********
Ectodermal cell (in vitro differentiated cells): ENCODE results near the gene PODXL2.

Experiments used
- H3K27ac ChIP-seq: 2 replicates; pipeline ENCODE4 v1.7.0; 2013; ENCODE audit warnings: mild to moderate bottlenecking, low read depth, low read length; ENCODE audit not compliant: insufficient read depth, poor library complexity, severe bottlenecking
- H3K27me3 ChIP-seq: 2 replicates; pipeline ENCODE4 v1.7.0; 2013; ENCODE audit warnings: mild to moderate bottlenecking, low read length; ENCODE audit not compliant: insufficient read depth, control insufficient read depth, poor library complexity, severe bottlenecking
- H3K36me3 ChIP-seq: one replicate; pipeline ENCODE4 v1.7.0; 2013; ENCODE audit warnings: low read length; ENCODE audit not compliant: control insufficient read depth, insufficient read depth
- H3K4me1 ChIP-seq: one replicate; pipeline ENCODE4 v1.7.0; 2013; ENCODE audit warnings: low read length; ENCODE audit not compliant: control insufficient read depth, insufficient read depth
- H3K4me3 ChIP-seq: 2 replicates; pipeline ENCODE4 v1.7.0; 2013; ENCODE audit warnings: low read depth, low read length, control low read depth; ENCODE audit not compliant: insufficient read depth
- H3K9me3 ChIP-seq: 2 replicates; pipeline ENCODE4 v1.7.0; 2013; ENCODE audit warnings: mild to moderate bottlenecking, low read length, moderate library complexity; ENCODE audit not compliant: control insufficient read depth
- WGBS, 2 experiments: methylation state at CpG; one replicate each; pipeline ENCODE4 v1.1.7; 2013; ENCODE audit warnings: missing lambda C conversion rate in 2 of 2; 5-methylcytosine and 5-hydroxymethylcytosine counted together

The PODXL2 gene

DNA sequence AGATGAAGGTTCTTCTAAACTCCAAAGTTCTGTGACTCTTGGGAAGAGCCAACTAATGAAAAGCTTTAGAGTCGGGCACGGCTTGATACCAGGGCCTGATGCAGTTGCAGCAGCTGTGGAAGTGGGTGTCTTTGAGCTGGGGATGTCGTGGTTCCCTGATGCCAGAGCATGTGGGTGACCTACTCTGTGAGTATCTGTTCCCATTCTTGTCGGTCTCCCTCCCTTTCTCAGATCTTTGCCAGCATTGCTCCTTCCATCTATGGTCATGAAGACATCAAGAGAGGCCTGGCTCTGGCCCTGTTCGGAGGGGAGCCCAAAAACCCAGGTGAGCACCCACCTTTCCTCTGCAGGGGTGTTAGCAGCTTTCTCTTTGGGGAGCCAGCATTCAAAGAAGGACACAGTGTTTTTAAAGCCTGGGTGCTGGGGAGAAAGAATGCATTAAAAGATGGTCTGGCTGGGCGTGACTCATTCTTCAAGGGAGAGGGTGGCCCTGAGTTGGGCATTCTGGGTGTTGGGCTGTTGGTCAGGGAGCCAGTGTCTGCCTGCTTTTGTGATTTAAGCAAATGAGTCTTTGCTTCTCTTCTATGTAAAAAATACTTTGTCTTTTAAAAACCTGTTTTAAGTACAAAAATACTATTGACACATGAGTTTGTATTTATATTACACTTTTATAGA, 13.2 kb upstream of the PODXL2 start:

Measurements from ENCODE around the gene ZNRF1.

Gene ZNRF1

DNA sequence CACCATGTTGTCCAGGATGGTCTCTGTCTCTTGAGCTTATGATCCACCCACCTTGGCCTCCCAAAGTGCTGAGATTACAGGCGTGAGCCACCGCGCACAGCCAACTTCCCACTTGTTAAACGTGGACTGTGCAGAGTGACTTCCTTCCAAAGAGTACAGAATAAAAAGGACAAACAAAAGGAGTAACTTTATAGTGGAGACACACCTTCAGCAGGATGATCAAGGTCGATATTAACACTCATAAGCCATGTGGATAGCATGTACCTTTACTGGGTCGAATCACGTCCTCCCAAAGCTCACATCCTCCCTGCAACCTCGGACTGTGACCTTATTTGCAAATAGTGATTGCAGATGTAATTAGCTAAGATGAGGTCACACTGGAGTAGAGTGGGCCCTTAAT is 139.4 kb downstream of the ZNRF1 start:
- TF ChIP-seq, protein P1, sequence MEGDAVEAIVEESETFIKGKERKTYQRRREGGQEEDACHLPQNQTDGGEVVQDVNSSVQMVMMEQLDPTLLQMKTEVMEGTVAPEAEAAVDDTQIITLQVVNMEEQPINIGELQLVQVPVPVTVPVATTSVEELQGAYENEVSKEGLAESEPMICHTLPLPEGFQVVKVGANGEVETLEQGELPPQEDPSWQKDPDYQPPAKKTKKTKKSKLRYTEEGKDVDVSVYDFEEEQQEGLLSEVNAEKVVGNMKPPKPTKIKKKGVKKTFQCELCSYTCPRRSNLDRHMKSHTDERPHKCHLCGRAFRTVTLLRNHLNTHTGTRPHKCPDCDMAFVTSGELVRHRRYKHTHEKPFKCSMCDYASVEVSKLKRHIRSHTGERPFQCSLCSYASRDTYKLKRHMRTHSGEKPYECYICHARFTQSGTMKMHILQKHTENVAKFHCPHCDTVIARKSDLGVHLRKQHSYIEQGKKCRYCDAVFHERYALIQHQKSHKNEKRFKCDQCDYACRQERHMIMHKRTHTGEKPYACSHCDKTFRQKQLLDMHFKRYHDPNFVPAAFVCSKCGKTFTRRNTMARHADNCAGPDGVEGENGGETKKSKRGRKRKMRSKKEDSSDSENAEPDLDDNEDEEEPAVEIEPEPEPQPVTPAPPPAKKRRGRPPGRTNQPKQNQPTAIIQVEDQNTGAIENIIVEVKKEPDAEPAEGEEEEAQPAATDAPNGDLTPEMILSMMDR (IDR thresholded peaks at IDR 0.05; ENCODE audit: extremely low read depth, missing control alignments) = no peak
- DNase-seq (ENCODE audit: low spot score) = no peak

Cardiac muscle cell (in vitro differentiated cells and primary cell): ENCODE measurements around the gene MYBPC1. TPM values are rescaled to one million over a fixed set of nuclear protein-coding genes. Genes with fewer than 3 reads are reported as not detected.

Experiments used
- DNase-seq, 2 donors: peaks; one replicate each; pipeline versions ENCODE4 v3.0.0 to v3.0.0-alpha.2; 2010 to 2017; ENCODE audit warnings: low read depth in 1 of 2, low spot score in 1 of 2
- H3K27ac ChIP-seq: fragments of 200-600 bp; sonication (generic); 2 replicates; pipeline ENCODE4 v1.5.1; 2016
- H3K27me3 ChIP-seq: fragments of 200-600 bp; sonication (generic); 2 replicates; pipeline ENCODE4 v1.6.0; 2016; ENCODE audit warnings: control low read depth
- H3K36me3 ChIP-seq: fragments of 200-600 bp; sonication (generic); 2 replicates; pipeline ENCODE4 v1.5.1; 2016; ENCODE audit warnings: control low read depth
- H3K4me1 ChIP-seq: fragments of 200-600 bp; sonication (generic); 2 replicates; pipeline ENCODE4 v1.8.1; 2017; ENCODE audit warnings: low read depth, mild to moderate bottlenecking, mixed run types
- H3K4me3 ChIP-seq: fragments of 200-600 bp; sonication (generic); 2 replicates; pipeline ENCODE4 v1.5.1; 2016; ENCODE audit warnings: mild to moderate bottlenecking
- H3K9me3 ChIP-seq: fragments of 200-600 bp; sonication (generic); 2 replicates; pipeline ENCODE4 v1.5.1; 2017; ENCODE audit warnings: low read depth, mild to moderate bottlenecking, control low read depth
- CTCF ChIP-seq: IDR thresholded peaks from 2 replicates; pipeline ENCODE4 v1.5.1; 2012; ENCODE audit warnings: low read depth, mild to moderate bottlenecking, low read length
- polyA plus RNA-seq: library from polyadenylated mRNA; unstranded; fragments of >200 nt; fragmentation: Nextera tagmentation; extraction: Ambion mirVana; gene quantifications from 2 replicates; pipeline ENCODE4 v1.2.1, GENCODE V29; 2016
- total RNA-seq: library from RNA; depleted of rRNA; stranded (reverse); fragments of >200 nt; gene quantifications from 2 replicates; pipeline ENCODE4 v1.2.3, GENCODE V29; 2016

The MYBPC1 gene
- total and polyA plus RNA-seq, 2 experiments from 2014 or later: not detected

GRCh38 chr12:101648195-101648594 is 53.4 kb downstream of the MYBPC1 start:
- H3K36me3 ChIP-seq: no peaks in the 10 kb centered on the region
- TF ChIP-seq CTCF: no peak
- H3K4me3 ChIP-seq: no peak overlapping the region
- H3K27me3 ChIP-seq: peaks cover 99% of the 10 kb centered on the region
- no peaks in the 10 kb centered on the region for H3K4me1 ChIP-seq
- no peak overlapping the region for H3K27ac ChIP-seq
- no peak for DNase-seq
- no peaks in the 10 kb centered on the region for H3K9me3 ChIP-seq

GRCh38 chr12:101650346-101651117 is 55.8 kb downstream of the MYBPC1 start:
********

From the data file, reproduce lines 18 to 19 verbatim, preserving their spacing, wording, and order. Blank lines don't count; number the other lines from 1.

Experiments used
- DNase-seq, 2 donors: peaks; one replicate each; pipeline versions ENCODE4 v3.0.0 to v3.0.0-alpha.2; 2010 to 2017; ENCODE audit warnings: low read depth in 1 of 2, low spot score in 1 of 2